Lynn’s current tutoring subjects are listed at the left. You
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Lynn’s qualifications in specific subjects below.
Children with Asperger’s syndrome present a different sort of problem for their teachers. In many ways they are a delight to teach, if a teacher is confident enough in himself to accept that some of his students may be more intelligent than he is, and is open to accepting the fact that his students will directly and without hesitation challenge him intellectually.
Asperger's children often feel more comfortable with adults than they do with their peers. This is because they can relate to some adults on a purely intellectual level, whereas interactions with their peers involve social and emotional signals to which they are partially or completely blind. As a result, they become frustrated when trying to make friends, and often find themselves rejected because their peers also become frustrated with trying to communicate with an Asperger's victim their own age, yet do not know what is causing the problem. Therefore, childhood peers will reject the a child with Asperger's with comments such as, “He’s strange,” or “He just doesn’t fit in.”
For the Asperger's child, the result is confusion and the question, “Why do people lie? Why don’t they say what they mean?” It is impossible for an Asperger's child to recognize or conform to social norms such as saying, “I’m fine,” when it is obvious the speaker is angry, emotionally upset, or physically in pain. Nor can he engage in the sort of back to back teasing most children expect of each other; to him, the teasing is an attack, and he will react angrily. Similarly, often Asperger's children hate nicknames; they do not comprehend how a nickname, even a mildly derogatory one, is one of the ways in which groups of children (especially male) show acceptance for someone new. The other children expect the Asperger's child to accept and even delight in the nickname, and are taken aback when he instead reacts with anger or a strong rejection of the name.
Asperger's children often do not like to be touched or openly have someone else look at them. I believe that is because their childhood experiences with peers may have led them to connect a direct look and touching with aggression. Regardless of the cause, however, adults who teach Asperger's children need to be aware of such issues and work within them rather than try to force the children to conform to standard norms of behavior. For example, rather than looking directly at an Asperger's child when speaking to him, I have found that he is more comfortable and will listen better if I keep my eyes focused just above his head rather than on him. When depressed or upset, talking and listening usually works better to calm these children, whereas trying to hug or physically comfort them is simply one more threat added to whatever other emotional upsets they are feeling.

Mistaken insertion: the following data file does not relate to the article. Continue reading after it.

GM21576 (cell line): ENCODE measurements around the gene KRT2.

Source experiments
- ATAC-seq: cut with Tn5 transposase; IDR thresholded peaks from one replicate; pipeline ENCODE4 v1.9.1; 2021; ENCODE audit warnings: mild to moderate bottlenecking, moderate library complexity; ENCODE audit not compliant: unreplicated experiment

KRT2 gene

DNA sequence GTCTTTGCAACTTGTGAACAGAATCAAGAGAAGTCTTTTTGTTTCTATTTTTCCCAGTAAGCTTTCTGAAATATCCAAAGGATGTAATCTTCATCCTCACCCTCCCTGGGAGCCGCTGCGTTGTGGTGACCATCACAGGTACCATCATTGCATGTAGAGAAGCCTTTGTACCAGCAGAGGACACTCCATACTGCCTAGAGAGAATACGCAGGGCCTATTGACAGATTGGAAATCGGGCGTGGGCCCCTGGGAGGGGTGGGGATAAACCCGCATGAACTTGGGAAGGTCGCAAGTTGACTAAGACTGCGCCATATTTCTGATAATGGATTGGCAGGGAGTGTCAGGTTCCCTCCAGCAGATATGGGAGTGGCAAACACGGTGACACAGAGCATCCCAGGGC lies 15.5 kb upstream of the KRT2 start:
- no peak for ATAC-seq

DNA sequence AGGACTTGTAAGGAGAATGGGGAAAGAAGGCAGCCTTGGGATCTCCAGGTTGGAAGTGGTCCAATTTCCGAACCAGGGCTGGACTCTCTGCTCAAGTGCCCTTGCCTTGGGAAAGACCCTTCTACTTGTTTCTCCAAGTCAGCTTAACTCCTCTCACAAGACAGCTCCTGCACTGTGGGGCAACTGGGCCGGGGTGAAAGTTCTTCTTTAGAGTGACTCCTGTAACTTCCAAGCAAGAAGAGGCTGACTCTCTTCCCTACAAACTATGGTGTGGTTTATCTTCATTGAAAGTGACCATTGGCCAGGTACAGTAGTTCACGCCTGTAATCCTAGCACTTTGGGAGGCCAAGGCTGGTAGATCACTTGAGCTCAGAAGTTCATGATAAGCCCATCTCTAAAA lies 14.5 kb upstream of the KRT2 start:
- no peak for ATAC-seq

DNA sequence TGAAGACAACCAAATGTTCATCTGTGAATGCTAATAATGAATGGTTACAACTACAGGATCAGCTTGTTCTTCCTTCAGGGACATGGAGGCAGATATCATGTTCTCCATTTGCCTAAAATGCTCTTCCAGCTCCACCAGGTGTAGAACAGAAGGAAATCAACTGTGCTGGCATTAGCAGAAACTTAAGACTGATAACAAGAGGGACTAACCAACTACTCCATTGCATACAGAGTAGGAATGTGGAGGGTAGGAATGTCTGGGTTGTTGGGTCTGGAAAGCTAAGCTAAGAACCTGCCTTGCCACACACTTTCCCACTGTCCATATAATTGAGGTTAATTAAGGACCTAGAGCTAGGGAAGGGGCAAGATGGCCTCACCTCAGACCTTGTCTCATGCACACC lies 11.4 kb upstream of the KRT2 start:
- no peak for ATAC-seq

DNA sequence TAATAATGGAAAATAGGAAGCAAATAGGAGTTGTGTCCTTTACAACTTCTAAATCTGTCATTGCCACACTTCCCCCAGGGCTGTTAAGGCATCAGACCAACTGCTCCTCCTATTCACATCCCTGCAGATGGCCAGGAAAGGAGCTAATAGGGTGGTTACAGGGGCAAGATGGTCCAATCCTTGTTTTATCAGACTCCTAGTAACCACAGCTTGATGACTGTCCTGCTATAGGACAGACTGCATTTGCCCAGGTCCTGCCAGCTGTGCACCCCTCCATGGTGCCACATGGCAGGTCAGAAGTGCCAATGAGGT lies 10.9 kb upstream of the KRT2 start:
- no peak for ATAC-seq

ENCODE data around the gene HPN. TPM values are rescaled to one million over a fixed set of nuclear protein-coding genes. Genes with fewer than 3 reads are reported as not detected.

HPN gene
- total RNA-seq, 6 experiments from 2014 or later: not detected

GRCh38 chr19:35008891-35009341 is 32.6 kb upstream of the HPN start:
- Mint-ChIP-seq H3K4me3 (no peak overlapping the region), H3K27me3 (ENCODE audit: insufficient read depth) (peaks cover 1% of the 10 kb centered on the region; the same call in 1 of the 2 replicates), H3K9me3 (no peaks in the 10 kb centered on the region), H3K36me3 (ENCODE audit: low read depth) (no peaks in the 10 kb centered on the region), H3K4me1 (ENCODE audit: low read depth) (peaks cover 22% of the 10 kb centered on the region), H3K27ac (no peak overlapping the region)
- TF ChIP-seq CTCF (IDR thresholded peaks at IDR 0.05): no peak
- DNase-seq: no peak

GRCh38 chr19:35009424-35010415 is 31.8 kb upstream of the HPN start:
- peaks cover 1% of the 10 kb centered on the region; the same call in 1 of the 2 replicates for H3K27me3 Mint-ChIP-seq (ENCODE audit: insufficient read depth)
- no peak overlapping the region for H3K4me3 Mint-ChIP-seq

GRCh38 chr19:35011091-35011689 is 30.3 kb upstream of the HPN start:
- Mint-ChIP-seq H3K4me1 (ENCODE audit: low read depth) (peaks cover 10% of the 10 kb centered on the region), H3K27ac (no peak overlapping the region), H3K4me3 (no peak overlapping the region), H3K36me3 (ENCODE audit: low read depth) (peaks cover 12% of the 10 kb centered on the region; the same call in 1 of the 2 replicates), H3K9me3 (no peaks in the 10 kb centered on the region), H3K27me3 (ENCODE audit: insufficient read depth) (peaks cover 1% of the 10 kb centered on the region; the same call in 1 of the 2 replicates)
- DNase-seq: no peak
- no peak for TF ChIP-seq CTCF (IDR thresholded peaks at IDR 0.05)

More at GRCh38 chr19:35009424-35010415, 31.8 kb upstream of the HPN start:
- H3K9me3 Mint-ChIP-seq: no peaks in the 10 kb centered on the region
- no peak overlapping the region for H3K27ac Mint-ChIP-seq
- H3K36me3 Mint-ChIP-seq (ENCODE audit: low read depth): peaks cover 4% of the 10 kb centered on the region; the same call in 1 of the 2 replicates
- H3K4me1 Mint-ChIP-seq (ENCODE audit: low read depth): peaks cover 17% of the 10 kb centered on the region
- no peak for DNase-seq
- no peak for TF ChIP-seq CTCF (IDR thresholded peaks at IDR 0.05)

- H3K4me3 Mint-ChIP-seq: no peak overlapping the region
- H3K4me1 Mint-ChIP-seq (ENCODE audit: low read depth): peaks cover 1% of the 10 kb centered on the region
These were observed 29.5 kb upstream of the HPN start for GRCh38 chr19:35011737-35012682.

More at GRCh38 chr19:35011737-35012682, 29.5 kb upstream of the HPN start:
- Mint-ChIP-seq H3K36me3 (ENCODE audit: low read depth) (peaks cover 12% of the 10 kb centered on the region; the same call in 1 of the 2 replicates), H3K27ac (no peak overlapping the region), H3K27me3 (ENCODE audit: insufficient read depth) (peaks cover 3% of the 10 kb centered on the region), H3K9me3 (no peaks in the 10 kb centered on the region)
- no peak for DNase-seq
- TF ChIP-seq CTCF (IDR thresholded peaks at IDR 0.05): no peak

As I began, Asperger's children can be delightful students if and when their teacher understands their unique problems and ways of interacting with others. Many have very high IQ’s and revel in intellectual challenges. Once they have learned that their teacher accepts them as they are, often they can advance academically at a very high rate.
I take an analytical, functional approach to English grammar. In this way complex grammar concepts may be readily explained and understood by both native and non-native students.
I have taught 6th, 7th, 8th, and 9th grade English. I have also taught essay and term paper writing at the college level.
I have taught English writing, grammar, and oral pronunciation to students whose native languages include Malay, Hindi, Hebrew, Japanese, Chinese, and Spanish. English grammar and meaning is especially difficult for those students whose original language is not Indo-European. But even then, because the meaning of English words and phrases change with the contexts in which they are used, often it takes extended examples and discussion for a student to begin to understand the subtle differences between different words and phrases.